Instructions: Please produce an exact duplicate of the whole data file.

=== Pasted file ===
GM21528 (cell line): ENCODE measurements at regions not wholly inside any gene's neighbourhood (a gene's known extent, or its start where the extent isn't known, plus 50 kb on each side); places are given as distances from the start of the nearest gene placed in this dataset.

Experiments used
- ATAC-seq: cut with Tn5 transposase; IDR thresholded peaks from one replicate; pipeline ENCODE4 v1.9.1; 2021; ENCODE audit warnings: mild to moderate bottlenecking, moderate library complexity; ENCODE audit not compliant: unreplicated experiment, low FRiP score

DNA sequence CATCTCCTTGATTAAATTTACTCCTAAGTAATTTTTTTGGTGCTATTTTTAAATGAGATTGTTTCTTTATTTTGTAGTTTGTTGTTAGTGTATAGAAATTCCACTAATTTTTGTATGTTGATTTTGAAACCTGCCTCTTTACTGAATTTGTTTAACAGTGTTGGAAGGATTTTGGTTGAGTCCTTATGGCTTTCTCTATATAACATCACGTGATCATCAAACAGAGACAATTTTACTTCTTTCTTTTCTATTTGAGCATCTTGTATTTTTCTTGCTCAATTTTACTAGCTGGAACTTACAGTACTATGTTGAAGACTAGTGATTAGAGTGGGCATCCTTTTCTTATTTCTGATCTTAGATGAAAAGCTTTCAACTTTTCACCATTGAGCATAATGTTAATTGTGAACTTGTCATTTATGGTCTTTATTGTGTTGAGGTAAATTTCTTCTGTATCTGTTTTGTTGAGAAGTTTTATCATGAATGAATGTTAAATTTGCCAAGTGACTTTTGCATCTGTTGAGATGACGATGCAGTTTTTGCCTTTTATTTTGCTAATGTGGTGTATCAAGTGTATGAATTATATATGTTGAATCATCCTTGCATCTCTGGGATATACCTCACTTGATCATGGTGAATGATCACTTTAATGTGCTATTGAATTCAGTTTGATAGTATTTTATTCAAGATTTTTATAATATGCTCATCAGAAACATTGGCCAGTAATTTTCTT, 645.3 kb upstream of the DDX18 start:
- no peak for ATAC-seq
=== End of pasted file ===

GM21528 (cell line): ENCODE measurements at regions not wholly inside any gene's neighbourhood (a gene's known extent, or its start where the extent isn't known, plus 50 kb on each side); places are given as distances from the start of the nearest gene placed in this dataset.

Experiments used
- ATAC-seq: cut with Tn5 transposase; IDR thresholded peaks from one replicate; pipeline ENCODE4 v1.9.1; 2021; ENCODE audit warnings: mild to moderate bottlenecking, moderate library complexity; ENCODE audit not compliant: unreplicated experiment, low FRiP score

DNA sequence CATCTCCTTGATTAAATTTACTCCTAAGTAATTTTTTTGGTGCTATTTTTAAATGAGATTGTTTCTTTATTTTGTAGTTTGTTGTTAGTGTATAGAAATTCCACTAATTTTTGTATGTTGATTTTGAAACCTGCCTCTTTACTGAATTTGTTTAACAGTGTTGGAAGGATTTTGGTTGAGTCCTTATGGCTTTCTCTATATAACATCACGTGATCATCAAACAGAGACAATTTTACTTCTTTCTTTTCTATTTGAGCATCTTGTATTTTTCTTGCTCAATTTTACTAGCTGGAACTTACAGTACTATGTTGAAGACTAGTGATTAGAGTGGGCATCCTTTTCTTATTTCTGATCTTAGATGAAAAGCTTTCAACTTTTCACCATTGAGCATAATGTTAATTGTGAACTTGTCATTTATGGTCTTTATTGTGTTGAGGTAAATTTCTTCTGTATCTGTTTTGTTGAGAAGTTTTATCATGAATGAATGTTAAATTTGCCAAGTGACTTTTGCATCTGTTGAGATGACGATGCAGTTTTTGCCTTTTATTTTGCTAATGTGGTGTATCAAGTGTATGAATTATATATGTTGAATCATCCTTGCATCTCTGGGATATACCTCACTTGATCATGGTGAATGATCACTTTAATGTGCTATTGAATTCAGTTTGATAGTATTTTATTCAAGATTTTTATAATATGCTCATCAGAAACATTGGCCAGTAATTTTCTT, 645.3 kb upstream of the DDX18 start:
- no peak for ATAC-seq